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The Secret of Success in Shanghai

Posted by: Joyce Matthews   |   No Comments   |  Posted on: Nov 15, 2014

 

Shanghai learning

Shanghai keeps me awake at night. The beautiful architecture of The Bund, the haggling in the fake markets, the exquisite silk and cashmere at the tailors, the vibrant streets where you have to run for your life even when the traffic lights are on red, the historical Old Town, the lithe and daring acrobats, the fragrant tea ceremonies and of course the education system.

Every teacher knows Shanghai tops the PISA league tables for mathematics, don’t they? We’re told about it often enough in the general media, and in the educational press; it’s become another stick for parents, politicians and the public to beat UK teachers with.

So how does this happen? What happens in Shanghai that doesn’t happen here? What are we striving to copy so that we can climb up the tower of the PISA league table that leans so favourably towards the east?

“Teachers open the door, you enter by yourself”

What keeps me awake is the realisation that no matter how many visits we make to Shanghai, how much we learn about their planning and teacher research groups, and mastery teaching, how much we copy their variation in concepts and procedures is that we will never be able to fully emulate the Shanghai success.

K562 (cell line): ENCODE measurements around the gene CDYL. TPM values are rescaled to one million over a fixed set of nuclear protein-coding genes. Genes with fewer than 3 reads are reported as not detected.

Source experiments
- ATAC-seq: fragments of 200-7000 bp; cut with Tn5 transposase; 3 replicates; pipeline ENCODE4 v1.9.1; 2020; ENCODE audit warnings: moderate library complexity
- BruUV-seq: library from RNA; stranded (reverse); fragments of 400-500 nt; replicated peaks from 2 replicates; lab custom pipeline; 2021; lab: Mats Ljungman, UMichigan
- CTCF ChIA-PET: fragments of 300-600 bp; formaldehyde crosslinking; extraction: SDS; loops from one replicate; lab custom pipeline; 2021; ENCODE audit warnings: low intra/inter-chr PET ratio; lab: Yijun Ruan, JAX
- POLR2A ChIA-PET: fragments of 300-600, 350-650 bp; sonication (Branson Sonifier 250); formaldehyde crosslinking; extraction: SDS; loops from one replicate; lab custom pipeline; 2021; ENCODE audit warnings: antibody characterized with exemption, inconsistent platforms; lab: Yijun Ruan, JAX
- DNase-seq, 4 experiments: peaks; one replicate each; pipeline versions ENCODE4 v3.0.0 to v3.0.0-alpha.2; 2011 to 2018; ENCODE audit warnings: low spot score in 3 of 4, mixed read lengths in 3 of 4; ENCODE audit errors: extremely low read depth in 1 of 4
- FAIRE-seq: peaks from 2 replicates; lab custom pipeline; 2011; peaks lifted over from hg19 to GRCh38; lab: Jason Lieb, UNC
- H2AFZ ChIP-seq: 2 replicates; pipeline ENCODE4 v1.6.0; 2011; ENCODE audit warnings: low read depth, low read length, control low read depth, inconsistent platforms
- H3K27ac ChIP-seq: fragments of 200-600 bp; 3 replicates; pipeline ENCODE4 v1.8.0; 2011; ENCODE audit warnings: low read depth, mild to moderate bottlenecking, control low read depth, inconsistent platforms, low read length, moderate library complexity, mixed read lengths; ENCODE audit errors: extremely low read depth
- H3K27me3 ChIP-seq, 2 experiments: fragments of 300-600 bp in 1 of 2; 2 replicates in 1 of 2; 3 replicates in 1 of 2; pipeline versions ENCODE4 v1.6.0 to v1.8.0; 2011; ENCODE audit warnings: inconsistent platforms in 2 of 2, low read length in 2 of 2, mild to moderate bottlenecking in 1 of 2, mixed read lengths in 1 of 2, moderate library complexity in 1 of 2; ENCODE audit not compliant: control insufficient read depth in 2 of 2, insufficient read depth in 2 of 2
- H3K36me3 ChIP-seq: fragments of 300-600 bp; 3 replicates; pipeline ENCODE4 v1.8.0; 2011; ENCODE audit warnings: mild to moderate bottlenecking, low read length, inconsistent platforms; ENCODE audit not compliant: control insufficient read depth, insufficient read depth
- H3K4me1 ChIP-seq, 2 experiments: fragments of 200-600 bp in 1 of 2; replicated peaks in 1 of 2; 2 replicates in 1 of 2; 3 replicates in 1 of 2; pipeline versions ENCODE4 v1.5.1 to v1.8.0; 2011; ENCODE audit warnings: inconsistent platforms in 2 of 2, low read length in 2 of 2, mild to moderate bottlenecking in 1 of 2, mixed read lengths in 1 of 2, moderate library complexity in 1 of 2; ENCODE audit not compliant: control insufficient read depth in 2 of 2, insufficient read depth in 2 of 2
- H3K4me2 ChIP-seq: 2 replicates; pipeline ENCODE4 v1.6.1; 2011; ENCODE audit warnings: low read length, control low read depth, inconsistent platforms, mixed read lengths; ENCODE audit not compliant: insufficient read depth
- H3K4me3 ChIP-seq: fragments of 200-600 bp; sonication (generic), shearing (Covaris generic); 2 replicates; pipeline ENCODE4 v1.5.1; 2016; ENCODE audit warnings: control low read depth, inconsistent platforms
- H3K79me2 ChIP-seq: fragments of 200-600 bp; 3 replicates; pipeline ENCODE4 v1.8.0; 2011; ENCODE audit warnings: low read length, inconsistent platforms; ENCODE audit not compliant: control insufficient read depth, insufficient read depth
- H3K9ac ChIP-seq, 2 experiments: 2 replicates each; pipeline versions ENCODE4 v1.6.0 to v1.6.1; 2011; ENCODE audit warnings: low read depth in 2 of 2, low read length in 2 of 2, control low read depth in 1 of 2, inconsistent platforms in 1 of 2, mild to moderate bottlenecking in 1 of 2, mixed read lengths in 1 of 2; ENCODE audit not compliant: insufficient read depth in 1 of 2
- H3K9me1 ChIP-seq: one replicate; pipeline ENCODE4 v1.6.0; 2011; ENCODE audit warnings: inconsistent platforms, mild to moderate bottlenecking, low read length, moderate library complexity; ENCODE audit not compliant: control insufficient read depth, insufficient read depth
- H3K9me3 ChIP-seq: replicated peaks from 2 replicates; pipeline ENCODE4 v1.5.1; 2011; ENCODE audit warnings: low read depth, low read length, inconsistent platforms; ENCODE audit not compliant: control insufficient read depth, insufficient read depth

“Learning is a treasure that will follow its owner everywhere”

Why – because the education system in Shanghai is based on beliefs and values. It’s based on what’s important to the Chinese – education of their children for the good of themselves, their family and the system. It’s engrained in Chinese history, in legends and proverbs, passed down through generations, that patience and persistence in learning is the way to better yourself and your country.

“Eyes open, the competition begins” – from the minute you are born, you strive to learn, to gain knowledge to help you and those you support to thrive.

Our education system, on the other hand is based on environment – whatever resources, money, trends or political interest is available at a precise moment it time. Nothing endures, nothing is refined over years, nothing is honed towards mastery, nothing is embedded in our culture; every project, initiative, policy or cash injection is transient depending upon who comes to power and what their particular passion is.

And for those of you familiar with Dilts’ neurological levels of change, you’ll know that any change that happens at environment level is short term; a quick fix sticking plaster. Change that happens at belief level is longer lasting and sustainable. The Chinese system hinges on beliefs, which are centuries old; our system hinges on beliefs, which are only as old as the time it’s taken the ink to dry on the latest party manifesto.

“By filling one’s head and not ones pocket, one cannot be robbed”

So what keeps me awake is a ‘what if’ question – what if our education system wasn’t party to ever changing politics? What if our education system wasn’t constantly changing with our pupils endlessly experimented upon? What if our system was allowed to mature and grow, to gain wisdom and experience over years of practice and learning? What if our teachers were allowed to develop their practice and research without fear of the next initiative overload or curriculum change? What if what happens in Shanghai doesn’t stay in Shanghai?

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